1775 and the Tyranny of Substance over Style

By Matt Thrower 14 Dec 2016 0

Rhode Island is pretty small by the standards of mainland America. Indeed on the map of 1775: Rebellion it's smaller than the tip of my little finger. So small, in fact, that it's almost obscured by the presence of any units there whatsoever. Let alone the three British Regulars and two Loyalist militia I wanted to fit in there during my first game. So, obviously, I put two fingers on the screen and pulled them apart to zoom in and select the province. When nothing happened, I presumed I was at fault rather than the game. That's how universal and instinctive that touchscreen gesture has become.


It turned out it was the game after all. The programmers had forgotten to put in the feature when porting from the PC version, which received reasonable reviews. It's fixed now, but it gave me an immediately bad impression of the app. What is, in fact, quite a minor issue thrown up by a rushed port made me want to delete the game and go play something else.

What this illustrates is how used we've become to the fundamental usability of playing on a touchscreen. When I watch my kids playing with a keyboard and mouse they fumble, confused. It took my eldest months to master the WASD controls in Portal. Yet both of them could use a touchscreen with considerable precision by the time they went to preschool. This immediate, tactile nature is what makes mobile gaming such a delight. It's also why making even minor errors in this space can ruin a game.

Sadly, there are few better examples of this than 1775. The animations were too slow. There's a confusing hint system that looks like a tutorial but isn't. The game engine sometimes decided to hide the numeric counters showing the number of armies in each territory. Dice rolling across the screen would sometimes disappear underneath the results frame around them. As someone with some programming experience myself, I'm not going to suggest these would be simple to fix. But they're "soft" errors, mistakes in the interface easily overlooked once the "hard" work of encoding the rules, network play and an AI have been completed.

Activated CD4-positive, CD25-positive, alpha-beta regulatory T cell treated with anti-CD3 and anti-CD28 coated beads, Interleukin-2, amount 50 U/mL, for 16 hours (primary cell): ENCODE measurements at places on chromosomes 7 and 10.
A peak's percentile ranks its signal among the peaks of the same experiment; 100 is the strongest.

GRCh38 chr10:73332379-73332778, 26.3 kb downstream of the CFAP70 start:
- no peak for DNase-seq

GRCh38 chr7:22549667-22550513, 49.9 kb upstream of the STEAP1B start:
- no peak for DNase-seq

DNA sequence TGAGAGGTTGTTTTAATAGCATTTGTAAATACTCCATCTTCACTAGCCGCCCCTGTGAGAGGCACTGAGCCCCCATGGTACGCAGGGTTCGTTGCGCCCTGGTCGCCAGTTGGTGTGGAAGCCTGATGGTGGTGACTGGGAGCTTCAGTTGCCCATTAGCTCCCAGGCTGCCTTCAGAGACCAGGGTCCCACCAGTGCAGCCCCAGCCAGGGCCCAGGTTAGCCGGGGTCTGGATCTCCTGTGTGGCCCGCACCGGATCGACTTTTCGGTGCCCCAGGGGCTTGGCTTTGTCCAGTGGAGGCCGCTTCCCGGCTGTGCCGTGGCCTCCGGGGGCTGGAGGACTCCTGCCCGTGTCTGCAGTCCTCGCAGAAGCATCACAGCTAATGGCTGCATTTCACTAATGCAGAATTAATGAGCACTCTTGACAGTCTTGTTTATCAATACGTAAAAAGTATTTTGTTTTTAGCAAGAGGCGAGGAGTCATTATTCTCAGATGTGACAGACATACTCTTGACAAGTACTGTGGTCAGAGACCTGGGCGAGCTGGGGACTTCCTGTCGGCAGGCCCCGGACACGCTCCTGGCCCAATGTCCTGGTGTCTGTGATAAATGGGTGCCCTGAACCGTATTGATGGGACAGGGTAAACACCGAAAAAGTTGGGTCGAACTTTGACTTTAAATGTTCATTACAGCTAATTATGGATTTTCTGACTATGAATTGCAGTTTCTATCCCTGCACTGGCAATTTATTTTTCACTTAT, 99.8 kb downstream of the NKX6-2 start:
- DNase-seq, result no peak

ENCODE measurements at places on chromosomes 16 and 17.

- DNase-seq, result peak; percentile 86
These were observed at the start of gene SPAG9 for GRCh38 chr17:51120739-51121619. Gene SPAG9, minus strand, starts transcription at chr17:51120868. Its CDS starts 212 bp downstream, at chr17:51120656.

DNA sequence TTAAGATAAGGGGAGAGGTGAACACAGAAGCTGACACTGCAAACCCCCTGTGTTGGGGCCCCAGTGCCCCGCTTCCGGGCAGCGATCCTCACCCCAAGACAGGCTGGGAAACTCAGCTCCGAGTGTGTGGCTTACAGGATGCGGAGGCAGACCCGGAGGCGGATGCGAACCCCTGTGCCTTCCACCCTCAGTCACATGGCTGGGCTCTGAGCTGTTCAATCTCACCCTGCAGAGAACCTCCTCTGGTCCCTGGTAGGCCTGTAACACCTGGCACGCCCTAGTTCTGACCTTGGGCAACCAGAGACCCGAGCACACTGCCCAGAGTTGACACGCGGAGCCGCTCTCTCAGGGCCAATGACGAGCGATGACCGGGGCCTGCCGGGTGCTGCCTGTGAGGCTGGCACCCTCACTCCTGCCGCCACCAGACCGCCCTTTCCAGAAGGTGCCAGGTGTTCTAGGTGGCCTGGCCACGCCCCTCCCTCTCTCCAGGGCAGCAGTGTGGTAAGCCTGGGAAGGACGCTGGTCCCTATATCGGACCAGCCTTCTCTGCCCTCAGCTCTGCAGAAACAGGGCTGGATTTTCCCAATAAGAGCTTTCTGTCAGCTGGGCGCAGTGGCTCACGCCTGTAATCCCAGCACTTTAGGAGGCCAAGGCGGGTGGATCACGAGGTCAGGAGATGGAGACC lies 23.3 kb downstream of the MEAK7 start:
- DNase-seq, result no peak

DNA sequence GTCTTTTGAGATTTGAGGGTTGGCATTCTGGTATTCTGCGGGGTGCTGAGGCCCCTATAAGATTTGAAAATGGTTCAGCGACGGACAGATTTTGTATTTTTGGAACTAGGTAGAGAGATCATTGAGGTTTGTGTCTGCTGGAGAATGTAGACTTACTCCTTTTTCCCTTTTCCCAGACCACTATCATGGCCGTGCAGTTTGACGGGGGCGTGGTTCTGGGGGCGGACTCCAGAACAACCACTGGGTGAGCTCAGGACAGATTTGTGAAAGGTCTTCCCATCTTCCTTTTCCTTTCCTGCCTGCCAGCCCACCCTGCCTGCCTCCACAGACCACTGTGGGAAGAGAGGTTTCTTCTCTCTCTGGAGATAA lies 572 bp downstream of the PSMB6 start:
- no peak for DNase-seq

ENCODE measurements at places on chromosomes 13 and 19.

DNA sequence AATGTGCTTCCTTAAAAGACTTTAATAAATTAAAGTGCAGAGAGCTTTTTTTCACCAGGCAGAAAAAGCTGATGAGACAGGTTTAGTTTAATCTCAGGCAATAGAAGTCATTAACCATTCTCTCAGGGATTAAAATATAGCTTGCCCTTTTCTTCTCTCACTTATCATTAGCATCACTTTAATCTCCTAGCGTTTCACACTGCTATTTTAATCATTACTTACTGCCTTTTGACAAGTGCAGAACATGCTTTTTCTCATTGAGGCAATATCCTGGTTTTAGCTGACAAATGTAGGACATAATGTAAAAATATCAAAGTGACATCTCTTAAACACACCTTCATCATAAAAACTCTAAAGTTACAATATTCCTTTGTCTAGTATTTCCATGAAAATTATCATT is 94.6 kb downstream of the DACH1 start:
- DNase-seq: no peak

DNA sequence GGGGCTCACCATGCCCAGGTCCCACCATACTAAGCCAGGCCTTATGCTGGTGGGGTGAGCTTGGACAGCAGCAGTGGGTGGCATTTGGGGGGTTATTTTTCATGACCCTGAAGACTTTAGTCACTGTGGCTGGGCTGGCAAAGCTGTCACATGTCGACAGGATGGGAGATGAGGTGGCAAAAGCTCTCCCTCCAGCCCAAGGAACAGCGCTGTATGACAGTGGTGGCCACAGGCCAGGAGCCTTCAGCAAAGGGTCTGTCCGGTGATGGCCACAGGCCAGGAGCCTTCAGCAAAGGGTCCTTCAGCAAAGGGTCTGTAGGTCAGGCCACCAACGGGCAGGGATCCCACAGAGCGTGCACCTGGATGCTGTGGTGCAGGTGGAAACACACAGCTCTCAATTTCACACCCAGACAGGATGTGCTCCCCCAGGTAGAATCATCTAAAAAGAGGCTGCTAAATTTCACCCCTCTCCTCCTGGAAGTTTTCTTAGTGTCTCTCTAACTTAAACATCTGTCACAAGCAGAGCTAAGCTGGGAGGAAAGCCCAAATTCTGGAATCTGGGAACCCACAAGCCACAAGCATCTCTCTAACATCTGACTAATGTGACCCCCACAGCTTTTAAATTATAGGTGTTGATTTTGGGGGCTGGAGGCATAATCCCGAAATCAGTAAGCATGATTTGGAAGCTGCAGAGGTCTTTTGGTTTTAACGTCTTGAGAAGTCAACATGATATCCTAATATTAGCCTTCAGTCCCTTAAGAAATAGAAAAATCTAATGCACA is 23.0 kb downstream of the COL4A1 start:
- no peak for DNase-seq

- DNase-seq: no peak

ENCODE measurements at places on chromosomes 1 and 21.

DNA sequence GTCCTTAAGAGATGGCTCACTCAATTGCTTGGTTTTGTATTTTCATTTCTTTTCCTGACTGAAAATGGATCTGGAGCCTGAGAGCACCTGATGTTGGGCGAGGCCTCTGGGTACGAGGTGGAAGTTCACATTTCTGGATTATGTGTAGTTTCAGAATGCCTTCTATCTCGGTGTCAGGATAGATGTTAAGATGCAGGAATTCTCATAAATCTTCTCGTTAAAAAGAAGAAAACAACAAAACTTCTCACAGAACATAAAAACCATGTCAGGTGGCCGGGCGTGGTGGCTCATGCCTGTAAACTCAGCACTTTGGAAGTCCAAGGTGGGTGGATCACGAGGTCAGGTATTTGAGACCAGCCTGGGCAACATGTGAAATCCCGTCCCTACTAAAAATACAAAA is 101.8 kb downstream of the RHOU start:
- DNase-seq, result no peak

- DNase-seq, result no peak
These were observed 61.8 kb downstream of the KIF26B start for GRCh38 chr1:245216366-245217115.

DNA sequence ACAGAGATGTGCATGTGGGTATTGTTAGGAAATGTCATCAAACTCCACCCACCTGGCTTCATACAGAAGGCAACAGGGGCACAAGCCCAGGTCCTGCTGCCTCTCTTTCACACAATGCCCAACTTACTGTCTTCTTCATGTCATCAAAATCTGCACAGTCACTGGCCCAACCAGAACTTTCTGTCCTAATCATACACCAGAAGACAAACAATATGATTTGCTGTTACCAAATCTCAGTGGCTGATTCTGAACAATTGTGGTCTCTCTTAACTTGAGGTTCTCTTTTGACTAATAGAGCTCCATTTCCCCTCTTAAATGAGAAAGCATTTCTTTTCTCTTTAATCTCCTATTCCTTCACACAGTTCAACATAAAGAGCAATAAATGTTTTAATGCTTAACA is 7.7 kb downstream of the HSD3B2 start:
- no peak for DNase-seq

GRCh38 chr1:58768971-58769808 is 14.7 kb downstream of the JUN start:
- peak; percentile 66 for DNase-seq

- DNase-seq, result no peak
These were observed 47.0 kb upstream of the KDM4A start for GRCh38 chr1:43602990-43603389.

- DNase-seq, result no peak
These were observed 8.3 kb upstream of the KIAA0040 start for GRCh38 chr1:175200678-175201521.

Again, from my modicum of programming experience, I can attest that this is standard fare. Programmers like to cut code against problems with easily definable success and fail states. It comes with the mindset. Solving issues around the interface, where things are as much down to personal taste as to written rules, requires a lot more tinkering. A lot of incremental adjustments and touchy-feely calls on whether one approach "feels" better than another. It's repetitive and frustrating. It's also absolutely vital.

Everyone that's reviewed 1775 on mobile, from our own Nick Vigdahl to strangers on the app store, have commented on how poor the interface is. If you can't get past the interface, it doesn't matter how well the app enforces the game rules or how much of a challenge it puts up. You'll never get that far. Like me, you'll get frustrated and feel like reaching for the delete icon after five minutes of play. We expect everything to come packaged now: a tutorial to lean the game and an instinctive, usable interface.

Some may say that's a step backwards. That it's too much baby-sitting or hand-holding if you want to play a detailed game. There are still a few monster wargames that come with game manuals that need to be properly read and ingested before effective play. But outside of that sphere, we need to be realistic. Those of you who, like me, remember when strategy games came in boxes with paper manuals be honest: how many did you actually read? Very few, I'll wager. I certainly didn't.


Behind these issues there looms a larger monster. The combination of easily delivered patches and ever harder release deadlines has lead to a culture where it's seen as okay to push out half-finished releases followed by an early patch. This runs the risk of disappointment for the consumer and a bad reputation for the developer. Yet that may be a small price to pay for the ability to carry on improving games after release. Paradox, for instance, has secured a name for itself as a studio that vastly improves games over the long run which helped to blunt some initial criticism of . Perhaps it's time that consumers and critics alike stepped back and started to take a longer view of what constitutes quality in a game.



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